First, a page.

Antigen Requirements for Efficient Priming of CD8+ T Cells by Leishmania major-Infected Dendritic Cells

Laboratory of Parasitic Diseases, National Institute of Allergy and Infectious Diseases, National Institutes of Health, Bethesda, Maryland 20892, USA.
Infection and Immunity (Impact Factor: 3.73). 11/2005; 73(10):6620-8. DOI: 10.1128/IAI.73.10.6620-6628.2005
Source: PubMed


CD4+ and CD8+ T-cell responses have been shown to be critical for the development and maintenance of acquired resistance to infections
with the protozoan parasite Leishmania major. Monitoring the development of immunodominant or clonally restricted T-cell subsets in response to infection has been difficult,
however, due to the paucity of known epitopes. We have analyzed the potential of L. major transgenic parasites, expressing the model antigen ovalbumin (OVA), to be presented by antigen-presenting cells to OVA-specific
OT-II CD4+ or OT-I CD8+ T cells. Truncated OVA was expressed in L. major as part of a secreted or nonsecreted chimeric protein with L. donovani 3′ nucleotidase (NT-OVA). Dendritic cells (DC) but not macrophages infected with L. major that secreted NT-OVA could prime OT-I T cells to proliferate and release gamma interferon. A diminished T-cell response was
observed when DC were infected with parasites expressing nonsecreted NT-OVA or with heat-killed parasites. Inoculation of
mice with transgenic parasites elicited the proliferation of adoptively transferred OT-I T cells and their recruitment to
the site of infection in the skin. Together, these results demonstrate the possibility of targeting heterologous antigens
to specific cellular compartments in L. major and suggest that proteins secreted or released by L. major in infected DC are a major source of peptides for the generation of parasite-specific CD8+ T cells. The ability of L. major transgenic parasites to activate OT-I CD8+ T cells in vivo will permit the analysis of parasite-driven T-cell expansion, differentiation, and recruitment at the clonal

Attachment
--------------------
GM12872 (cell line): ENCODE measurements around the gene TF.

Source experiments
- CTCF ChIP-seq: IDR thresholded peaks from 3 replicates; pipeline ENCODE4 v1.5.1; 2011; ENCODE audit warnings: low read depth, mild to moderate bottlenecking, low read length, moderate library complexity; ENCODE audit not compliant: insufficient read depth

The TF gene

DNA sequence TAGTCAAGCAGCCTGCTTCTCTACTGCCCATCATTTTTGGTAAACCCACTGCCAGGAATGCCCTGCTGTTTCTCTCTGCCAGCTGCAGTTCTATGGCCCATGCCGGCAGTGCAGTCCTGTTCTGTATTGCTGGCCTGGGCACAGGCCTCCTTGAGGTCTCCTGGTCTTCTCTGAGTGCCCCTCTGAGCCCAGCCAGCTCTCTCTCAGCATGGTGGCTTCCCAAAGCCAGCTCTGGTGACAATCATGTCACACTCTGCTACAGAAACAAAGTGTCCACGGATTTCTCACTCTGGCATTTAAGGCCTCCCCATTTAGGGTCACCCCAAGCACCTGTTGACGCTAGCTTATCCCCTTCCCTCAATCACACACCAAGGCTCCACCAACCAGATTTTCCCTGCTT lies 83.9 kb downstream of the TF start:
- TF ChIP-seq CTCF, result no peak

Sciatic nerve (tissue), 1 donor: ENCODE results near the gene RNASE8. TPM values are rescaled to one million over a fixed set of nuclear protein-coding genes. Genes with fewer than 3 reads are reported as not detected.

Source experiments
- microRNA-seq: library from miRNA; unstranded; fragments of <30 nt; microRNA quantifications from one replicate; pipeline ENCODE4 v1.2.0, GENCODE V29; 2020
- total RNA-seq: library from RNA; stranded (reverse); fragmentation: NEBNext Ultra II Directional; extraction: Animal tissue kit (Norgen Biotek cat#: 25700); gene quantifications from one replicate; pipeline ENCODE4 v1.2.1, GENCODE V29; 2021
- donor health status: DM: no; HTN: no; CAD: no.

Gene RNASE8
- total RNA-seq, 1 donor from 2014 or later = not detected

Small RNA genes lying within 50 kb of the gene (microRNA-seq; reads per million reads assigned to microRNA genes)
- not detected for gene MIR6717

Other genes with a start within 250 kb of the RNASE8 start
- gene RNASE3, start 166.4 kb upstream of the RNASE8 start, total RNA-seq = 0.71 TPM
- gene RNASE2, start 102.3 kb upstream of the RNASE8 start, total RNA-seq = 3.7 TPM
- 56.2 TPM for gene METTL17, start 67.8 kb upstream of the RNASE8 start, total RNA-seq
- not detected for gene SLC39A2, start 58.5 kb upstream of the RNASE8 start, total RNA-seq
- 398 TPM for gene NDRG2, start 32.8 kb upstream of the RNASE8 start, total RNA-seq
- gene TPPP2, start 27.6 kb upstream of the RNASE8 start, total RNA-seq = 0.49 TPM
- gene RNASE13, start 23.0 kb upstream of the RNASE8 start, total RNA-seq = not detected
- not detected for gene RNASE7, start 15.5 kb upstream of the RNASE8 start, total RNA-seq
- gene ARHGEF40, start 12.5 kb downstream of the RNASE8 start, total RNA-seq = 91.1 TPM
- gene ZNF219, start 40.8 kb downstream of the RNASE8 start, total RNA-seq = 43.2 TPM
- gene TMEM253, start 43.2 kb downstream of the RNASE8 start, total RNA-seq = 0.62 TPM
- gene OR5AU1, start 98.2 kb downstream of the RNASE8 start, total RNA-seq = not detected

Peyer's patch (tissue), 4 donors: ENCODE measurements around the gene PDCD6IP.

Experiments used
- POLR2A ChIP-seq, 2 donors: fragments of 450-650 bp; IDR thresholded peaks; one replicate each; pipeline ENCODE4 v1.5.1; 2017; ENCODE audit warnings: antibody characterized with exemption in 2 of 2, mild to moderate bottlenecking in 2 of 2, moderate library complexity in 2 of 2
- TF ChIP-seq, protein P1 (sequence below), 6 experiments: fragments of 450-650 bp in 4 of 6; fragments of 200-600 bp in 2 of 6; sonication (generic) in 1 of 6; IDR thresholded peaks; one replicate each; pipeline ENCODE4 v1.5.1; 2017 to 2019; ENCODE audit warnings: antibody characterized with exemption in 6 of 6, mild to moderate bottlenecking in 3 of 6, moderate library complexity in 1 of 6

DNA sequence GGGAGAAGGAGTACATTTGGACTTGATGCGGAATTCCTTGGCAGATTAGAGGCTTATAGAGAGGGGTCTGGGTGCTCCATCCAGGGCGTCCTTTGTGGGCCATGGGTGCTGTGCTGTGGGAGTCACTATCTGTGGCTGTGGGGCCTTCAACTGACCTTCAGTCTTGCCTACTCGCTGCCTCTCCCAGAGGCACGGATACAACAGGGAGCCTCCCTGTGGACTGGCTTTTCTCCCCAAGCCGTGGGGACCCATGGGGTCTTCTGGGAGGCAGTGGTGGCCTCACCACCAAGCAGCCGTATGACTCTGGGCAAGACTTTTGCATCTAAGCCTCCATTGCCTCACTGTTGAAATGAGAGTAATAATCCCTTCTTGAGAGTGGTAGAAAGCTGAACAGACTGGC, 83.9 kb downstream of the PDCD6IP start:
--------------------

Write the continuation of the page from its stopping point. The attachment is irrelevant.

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    • "Proteins secreted via the classical route or located on the surface of the parasite are more efficiently presented to stimulate CD4 and CD8 T cells (40, 42, 43). "
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    ABSTRACT: Visceral leishmaniasis is a neglected infectious disease caused primarily by Leishmania donovani and Leishmania infantum protozoan parasites. A significant number of infections take a fatal course. Drug therapy is available but still costly and parasites resistant to first line drugs are observed. Despite many years of trial no commercial vaccine is available to date. However, development of a cost effective, needle-independent vaccine remains a high priority. Reverse vaccinology has attracted much attention since the term has been coined and the approach tested by Rappuoli and colleagues. This in silico selection of antigens from genomic and proteomic data sets was also adapted to aim at developing an anti-Leishmania vaccine. Here, an analysis of the efforts is attempted and the challenges to be overcome by these endeavors are discussed. Strategies that led to successful identification of antigens will be illustrated. Furthermore, these efforts are viewed in the context of anticipated modes of action of effective anti-Leishmania immune responses to highlight possible advantages and shortcomings.